Down an alley between Larimer and Walnut streets, past flowing street-art murals, there's an inconspicuous doorway that could be the back entrance to an office or kitchen. No sign tells you that you've arrived at Greenlight Lab, but if the green light is on above the door, you'll know that there's a cocktail inside for you. Greenlight Lab was launched in November by Brandon Anderson, owner of design/architecture firm LIVstudio. While Anderson's firm has designed plenty of bars and restaurants for such clients as Il Posto, Denver Central Market, HashTAG and Concourse, this is the first time he's designed a bar for himself. Greenlight Lab isn't some lavish tour de force, though; instead, it's a simple, almost speakeasy-ish grotto where the focus is first on drinks and second on design. Sip "beta" test cocktails if you're feeling adventurous, or go with an item on the "approved" list; either way, you'll find something magical and tempting.
Moguri Izakaya at Izakaya Ronin
3053 Brighton Boulevard
Moguri is the Japanese word for speakeasy, and it's the perfect description for the subterranean lair built from a former boiler room beneath the brand-new Izakaya Ronin, chef Corey Baker's second sushi joint (after Sushi Ronin in LoHi). Things don't even get started at the moguri until after 10 p.m., at which point you can indulge in Japanese whisky (Ronin has one of the longest lists in town), sake and cocktails. The late-night menu is built to go with booze, with skewers, dumplings, fried finger food and a delicious bowl of ramen. You'll feel like you're entering another world as you descend the steps into this hidden bar that surely won't remain a secret for long.
Poka Lola Social Club
1850 Wazee Street
Poka Lola isn't a new Hawaiian restaurant or a cannabis strain; it's the retro bar located inside the new Maven hotel. The ritzy watering hole balances art-deco elegance with Midwestern soda-shop comfort. Guests will feel pampered even if cocktails and fountain drinks — think phosphates, egg creams and lactarts — ring in at $10 or less. A small food menu and some indulgent top-shelf spirits add to the draw.
RiNo Beer Garden
3800 Walnut Street
RiNo Beer Garden is the latest project from the founders of Historian Ale House on Broadway, and it boasts what the owners claim is the largest patio in Denver. The whole setup is built for all seasons, with covered areas, fire pits and heaters, but a seat inside at the bar will get you a few steps closer to sixty beers on tap. While you're quaffing, make sure and order a platter of German nachos — an eye-popping mound of potato chips, sausage, cheese and sauerkraut. We'll say "prost" to that!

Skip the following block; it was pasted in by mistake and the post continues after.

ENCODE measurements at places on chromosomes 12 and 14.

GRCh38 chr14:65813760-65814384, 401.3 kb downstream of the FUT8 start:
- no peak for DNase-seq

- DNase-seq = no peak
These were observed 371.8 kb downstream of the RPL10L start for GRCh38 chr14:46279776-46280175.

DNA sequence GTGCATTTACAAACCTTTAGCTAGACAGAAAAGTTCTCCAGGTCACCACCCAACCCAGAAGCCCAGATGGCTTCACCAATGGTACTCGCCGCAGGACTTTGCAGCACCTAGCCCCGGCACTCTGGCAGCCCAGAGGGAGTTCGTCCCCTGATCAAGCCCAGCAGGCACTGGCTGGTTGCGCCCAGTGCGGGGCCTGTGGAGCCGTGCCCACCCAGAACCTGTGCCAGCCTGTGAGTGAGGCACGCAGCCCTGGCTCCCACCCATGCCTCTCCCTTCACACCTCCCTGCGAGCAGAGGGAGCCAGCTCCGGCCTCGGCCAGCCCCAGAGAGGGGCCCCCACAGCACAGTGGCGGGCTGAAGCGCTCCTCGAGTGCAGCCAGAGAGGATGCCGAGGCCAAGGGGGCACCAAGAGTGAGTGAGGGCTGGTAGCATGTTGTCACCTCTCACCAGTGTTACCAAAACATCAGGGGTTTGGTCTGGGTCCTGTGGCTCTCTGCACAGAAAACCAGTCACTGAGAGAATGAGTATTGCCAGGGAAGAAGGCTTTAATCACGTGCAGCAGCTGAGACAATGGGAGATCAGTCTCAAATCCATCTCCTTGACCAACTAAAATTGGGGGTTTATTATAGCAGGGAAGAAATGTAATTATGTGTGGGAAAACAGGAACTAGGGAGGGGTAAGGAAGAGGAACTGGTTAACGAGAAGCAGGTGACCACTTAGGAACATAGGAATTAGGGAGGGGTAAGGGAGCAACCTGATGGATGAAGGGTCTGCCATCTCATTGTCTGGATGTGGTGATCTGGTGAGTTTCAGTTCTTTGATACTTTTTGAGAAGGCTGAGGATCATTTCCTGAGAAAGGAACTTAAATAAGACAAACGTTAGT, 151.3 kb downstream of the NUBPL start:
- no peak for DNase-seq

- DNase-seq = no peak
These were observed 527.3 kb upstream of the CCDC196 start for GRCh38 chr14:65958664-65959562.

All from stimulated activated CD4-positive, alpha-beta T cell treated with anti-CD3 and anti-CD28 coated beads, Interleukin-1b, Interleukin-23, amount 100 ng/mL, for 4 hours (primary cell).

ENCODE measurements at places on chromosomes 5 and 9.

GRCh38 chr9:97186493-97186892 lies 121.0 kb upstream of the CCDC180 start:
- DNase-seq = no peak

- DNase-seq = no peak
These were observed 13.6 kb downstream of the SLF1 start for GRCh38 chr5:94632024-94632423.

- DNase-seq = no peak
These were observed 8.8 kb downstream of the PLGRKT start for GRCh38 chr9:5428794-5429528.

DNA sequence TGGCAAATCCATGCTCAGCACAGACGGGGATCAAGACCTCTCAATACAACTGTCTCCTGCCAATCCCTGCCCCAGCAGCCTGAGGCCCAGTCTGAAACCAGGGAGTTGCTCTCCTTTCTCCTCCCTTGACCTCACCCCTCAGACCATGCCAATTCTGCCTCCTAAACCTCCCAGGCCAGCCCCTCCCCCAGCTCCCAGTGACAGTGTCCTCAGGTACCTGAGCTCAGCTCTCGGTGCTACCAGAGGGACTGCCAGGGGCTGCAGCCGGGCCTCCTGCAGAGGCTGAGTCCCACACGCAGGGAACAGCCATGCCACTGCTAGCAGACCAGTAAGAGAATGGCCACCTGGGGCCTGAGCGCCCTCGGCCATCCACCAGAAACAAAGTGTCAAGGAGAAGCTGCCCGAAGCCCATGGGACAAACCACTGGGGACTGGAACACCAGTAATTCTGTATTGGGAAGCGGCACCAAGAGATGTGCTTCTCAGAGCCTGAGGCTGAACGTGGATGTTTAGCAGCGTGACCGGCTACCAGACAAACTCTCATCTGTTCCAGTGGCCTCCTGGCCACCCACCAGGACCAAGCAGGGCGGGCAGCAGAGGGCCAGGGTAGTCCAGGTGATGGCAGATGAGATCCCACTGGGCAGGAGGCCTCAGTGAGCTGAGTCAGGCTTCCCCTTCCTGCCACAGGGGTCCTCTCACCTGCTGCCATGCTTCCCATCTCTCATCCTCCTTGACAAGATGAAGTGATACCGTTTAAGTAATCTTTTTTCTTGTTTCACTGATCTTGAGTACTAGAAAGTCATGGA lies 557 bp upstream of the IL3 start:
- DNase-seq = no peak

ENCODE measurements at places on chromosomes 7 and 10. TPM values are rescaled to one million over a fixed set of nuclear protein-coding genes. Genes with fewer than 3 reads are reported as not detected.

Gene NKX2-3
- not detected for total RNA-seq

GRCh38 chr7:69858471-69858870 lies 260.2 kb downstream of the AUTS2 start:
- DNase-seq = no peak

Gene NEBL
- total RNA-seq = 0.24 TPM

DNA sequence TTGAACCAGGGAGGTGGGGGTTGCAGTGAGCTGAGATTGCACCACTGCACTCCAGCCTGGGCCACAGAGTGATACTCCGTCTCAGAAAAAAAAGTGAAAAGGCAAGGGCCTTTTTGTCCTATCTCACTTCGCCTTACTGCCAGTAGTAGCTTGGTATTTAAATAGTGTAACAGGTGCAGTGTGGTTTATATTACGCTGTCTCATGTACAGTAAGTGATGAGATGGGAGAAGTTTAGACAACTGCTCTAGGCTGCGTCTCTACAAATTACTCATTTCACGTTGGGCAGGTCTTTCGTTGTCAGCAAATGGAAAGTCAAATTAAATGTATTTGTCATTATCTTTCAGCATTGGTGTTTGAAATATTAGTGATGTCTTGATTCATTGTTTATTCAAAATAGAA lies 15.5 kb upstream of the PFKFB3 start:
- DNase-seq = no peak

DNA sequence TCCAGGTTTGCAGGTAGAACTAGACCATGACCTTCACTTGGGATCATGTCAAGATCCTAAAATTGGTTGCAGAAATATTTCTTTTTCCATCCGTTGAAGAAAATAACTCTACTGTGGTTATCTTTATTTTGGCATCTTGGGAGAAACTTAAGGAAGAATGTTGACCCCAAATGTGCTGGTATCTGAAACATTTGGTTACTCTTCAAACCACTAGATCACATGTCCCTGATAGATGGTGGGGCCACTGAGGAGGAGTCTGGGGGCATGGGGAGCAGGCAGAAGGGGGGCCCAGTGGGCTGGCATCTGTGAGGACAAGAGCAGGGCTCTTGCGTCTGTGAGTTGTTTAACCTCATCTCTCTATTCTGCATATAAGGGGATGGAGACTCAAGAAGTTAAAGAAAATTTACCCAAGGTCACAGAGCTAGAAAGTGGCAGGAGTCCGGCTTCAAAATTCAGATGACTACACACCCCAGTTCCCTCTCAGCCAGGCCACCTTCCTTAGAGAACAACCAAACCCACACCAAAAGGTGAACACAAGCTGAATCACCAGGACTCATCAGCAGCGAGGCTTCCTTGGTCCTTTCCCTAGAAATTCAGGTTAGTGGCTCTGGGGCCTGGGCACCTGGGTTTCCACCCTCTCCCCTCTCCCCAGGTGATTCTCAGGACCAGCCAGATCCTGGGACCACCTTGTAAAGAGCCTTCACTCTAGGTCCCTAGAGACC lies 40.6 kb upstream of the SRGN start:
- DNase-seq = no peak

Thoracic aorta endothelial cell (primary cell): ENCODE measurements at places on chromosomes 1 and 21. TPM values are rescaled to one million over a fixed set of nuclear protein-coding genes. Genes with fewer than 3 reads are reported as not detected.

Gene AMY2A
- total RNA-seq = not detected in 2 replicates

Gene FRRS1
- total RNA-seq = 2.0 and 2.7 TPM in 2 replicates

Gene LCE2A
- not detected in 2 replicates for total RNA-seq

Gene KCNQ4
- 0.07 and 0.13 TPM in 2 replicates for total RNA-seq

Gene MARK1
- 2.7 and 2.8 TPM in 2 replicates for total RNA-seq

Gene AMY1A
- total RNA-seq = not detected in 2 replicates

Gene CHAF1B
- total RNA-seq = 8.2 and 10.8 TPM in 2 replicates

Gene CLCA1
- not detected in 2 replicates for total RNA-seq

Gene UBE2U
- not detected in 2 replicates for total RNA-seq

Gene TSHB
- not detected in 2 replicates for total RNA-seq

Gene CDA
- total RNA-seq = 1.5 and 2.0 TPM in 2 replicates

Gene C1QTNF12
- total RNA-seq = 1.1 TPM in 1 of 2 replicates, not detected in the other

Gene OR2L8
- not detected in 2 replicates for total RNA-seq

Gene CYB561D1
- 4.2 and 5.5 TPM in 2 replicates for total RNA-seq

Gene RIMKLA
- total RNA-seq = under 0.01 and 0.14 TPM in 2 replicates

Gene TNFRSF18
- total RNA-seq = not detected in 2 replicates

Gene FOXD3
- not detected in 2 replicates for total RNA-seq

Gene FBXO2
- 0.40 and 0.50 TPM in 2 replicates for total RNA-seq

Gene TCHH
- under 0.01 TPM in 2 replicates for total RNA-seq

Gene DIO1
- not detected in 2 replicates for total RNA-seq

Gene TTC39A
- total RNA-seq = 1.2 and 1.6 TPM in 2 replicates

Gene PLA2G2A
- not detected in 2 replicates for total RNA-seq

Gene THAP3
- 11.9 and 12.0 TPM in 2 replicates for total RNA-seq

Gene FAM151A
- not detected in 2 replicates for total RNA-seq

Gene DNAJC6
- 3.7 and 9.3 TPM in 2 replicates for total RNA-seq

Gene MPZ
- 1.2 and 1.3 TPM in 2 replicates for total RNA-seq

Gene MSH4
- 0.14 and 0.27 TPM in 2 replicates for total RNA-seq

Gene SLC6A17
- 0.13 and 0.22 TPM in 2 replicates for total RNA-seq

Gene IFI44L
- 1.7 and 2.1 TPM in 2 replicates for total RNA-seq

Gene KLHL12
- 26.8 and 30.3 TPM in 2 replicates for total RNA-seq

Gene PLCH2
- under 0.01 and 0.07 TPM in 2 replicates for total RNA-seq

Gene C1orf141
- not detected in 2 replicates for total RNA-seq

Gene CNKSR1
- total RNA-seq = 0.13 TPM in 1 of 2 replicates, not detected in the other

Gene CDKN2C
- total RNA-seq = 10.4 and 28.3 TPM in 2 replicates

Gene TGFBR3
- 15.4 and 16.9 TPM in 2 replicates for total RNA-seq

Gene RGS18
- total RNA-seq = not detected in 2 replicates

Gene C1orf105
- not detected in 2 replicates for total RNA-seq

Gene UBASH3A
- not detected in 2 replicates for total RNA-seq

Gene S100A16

The Squeeze Inn
5395 West 48th Avenue
Fourteen months ago, one of Denver's great dive bars closed after nearly seventy years in business. The tiny Squeeze Inn had been started by two World War II vets as the Hilltop, a drive-thru burger joint; burgers were eventually replaced with booze, and the name changed to the Squeeze Inn in 1993. After its last owner passed away in 2016, the bar seemed a prime candidate for the wrecking ball, but Michael and Missy Dalvit were drawn to the tiny spot and reopened the Squeeze in November. While it's not exactly new, this classic watering hole was resurrected in a surprising reversal of the usual trend — just in time to bring Denver some winter cheer.
Wally's Wisconsin Tavern
1417 Market Street
There's surely more to Wisconsin than cheese and sausages, but those are the things we care about. And those are what Wally's Wisconsin Tavern, a side project from the owners of Rhein Haus next door, offers — plus a few more surprises from the Great Lakes region that will warm the hearts of homesick Midwesterners. There isn't a huge stylistic leap from the German-style Rhein Haus to the more American Wally's, but the latter has its own beer and cocktail list as well a short menu that reads like the greatest hits of Wisconsin bar food as it has evolved from its Scandinavian and German roots. Cheese curds, butter burgers and bratwursts beckon every badger and badger wannabe for authentic Wisconsin booze, food and hospitality.